Wines from California can be expensive by the time they reach the UK, but there are still plenty of bargains to be found, as Peter Ranscombe discovers
THERE’S no arguing with the quality of the wine being produced in California – some of the pinot noir, cabernet sauvignon and chardonnay I tried during a recent visit was simply world-class.
Sadly, once the wines make their way to the UK, they often have price-tags to match.
Even before the pound’s Brexit-inspired plunge made American imports up to 25% more expensive, Californian wines already tended to sit on or near the top shelves in most wine merchants’ shops.
There are good reasons for those high prices – grapes are expensive in places like the Napa Valley, where a lot of the work in the vineyard is done by hand, while the up-to-date equipment in the winery is seldom cheap.
Mike Turner, the drinks blogger over at Please Bring Me My Wine, gives some very eloquent explanations for the prices in his article for The Buyer website, especially when it comes to the ways in which some of the wineries are financed.
Don’t despair though – not every bottle of quality Californian wine costs beyond £50.
A series of tastings over the past few weeks has highlighted the range of more modestly-priced wines also available in the UK; although most of these bottles will still fall into the category of a weekend treat, they’re all well worth a look.
2015 Seaglass Pinot Noir, £13 (Marks & Spencer)
It was the fruit that made me fall for this wine – plenty of red cherry and redcurrant on the nose following through onto the palate and being joined by vanilla and plenty of acidity to provide balance. As wine educator and television presenter Amelia Singer has been noting recently, there are plenty of exciting wines to be found here in the Santa Barbara region.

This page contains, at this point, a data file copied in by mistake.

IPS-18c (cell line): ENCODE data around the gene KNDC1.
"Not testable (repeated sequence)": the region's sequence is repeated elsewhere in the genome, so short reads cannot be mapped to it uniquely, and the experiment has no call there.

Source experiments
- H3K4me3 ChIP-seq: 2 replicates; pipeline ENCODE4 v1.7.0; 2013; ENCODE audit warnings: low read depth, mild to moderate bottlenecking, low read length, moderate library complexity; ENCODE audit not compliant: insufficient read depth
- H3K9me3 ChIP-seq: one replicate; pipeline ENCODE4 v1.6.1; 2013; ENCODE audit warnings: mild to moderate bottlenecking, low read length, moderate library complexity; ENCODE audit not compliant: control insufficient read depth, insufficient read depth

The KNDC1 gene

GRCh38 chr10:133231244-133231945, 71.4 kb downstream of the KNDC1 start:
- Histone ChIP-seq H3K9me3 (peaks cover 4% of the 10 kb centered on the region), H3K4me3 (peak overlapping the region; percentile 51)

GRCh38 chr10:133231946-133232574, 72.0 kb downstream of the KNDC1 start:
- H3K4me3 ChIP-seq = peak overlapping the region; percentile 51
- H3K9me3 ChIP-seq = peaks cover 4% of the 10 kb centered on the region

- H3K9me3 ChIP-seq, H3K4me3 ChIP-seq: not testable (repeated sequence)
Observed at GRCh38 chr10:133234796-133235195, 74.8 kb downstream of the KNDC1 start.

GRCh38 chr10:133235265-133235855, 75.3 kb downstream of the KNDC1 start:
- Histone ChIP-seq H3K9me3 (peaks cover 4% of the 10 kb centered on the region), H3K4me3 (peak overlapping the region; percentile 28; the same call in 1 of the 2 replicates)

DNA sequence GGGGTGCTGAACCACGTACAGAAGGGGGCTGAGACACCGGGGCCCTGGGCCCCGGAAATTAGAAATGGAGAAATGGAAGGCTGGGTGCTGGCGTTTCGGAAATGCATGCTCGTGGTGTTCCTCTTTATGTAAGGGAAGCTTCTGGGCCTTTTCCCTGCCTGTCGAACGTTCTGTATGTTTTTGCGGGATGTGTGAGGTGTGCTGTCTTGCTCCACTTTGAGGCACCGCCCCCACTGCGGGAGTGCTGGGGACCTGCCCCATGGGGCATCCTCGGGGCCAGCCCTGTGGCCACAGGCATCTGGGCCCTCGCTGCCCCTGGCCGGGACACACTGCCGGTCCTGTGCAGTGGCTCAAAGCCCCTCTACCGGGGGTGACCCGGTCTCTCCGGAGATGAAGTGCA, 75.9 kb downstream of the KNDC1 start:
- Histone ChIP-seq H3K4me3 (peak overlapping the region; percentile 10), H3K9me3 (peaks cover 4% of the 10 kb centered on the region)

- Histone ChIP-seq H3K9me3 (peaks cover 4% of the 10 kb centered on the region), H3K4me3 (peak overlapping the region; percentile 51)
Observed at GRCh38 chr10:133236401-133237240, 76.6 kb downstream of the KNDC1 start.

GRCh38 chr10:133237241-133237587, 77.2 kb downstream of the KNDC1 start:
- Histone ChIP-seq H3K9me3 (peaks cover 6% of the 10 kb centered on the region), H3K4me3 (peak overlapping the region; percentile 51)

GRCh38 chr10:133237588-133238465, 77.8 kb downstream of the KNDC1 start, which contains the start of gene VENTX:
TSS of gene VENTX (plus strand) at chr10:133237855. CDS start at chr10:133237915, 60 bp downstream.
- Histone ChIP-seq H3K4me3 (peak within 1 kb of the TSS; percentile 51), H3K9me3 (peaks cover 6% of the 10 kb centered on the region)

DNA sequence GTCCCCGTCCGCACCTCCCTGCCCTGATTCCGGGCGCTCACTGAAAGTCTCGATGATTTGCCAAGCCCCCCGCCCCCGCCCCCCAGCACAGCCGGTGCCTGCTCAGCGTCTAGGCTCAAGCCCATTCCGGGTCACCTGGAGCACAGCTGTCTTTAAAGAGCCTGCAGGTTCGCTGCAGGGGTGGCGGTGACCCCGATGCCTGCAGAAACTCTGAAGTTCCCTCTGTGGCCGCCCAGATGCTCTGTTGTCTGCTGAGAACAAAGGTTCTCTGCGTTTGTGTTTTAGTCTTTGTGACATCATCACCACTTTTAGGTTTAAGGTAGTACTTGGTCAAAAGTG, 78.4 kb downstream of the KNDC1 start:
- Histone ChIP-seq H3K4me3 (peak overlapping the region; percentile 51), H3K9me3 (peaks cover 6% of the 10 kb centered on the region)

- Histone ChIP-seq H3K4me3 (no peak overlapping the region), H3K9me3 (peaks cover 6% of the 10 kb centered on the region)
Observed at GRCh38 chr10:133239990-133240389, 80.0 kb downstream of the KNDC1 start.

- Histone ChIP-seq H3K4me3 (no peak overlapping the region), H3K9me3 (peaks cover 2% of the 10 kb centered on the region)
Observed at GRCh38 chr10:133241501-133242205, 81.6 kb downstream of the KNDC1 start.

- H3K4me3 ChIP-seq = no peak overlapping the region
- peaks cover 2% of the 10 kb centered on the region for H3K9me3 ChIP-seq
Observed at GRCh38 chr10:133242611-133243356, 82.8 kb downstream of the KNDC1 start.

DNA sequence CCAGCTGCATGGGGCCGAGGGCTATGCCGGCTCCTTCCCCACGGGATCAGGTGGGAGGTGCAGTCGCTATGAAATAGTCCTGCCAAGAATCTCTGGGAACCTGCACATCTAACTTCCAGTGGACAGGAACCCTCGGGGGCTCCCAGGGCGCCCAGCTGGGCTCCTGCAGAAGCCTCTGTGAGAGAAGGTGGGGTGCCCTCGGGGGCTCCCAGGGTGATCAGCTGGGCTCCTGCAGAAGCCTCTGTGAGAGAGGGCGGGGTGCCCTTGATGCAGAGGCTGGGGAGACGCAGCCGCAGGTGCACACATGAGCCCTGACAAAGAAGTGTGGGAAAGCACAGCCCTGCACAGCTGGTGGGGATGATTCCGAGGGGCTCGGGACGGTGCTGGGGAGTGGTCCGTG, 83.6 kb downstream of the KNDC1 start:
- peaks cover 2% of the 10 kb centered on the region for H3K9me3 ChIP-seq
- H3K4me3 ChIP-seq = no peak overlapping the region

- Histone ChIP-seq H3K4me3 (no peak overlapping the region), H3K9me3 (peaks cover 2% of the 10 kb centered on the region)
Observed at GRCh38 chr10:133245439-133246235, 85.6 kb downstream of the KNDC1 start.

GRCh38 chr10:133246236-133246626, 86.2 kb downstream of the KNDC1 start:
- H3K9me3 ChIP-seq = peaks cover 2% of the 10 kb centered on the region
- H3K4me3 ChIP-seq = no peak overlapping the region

Poppy Pinot Noir Monterey County, £18 (St Andrews Wine Company)
Think California Pinot Noir, think ripe fruit and sweet vanilla. This example from Monterey has both and they’re really well-balanced, along with a healthy kick of acidity to stop either the oaky vanilla or the rich and ripe strawberry and raspberry jam flavours from becoming confected. Great value.
2014 Folie a Deux Pinot Noir, £19.99 (Waitrose)
Oodles of smoke and sweet spun sugar notes on the nose, but it’s on the palate that this wine comes alive, with soft and approachable tannins and the oomph of fruity red plum and red cherry flavours to provide balance. Keep an eye out for it from 28 August.
2015 Taste the Difference Zinfandel, £10 (Sainsbury’s)
I loved the aged Zinfandels I tried from Lodi – it’s a big style of wine, with lots of alcohol, but usually matched by ample fruit and structured tannins. You need acidity to help with that balance, and this example from the Paso Robles region has plenty of it, with juicy black and red cherries and sweeter vanilla and milk chocolate.
Dark Horse Merlot, £7.98 (Asda)
There’s no arguing with the softness of this Californian Merlot, which combines rich black plum and black cherry flavours with chocolate and vanilla. The tannins are soft, making this very easy going, and the minty aroma on the nose avoids turning vegetal on the palate.
Whites and Sparkling
2011 Domaine Carneros Brut, (£19.50-£23 Woodwinters, Vino Wines, Calistoga)
At around £20 a bottle, this is still going to be a special treat for most of us, but these bubbles were showing particularly well at Diana Thompson’s Wine Events Scotland Napa tasting in Edinburgh recently – look out for her New Zealand tasting on 5 June. The wine is bursting with fresh lemon and deeper lemon rind flavours, wrapped up with biscuit and wholemeal bread, and offers great value when sitting alongside many Champagnes at the same price. Vino Wines in Edinburgh also pours it by the glass in its bar at the Arches behind Waverley station.
2015 Frei Brothers Reserve Chardonnay, £17.99 (Waitrose)
Made from grapes grown in the beautiful Russian River Valley, the oaky vanilla aromas on this wine are quite subtle, leaving room for the pear and green apple scents to shine, along with a touch of lemon rind. There’s a delicious buttery feeling in the mouth, which is balanced by a refreshing burst of acidity and more of those orchard fruit flavours. On sale from 26 June.
2014 Bonterra The Roost Blue Heron Vineyard Chardonnay, £18.99 (Waitrose)
This is superbly balanced, with really well-integrated sweet vanilla notes from the oak and fruity lemon flavours, with a twist of lime in there too. From further north in Mendocino County, this wine is available in fewer stores but is listed on the Waitrose Cellar website.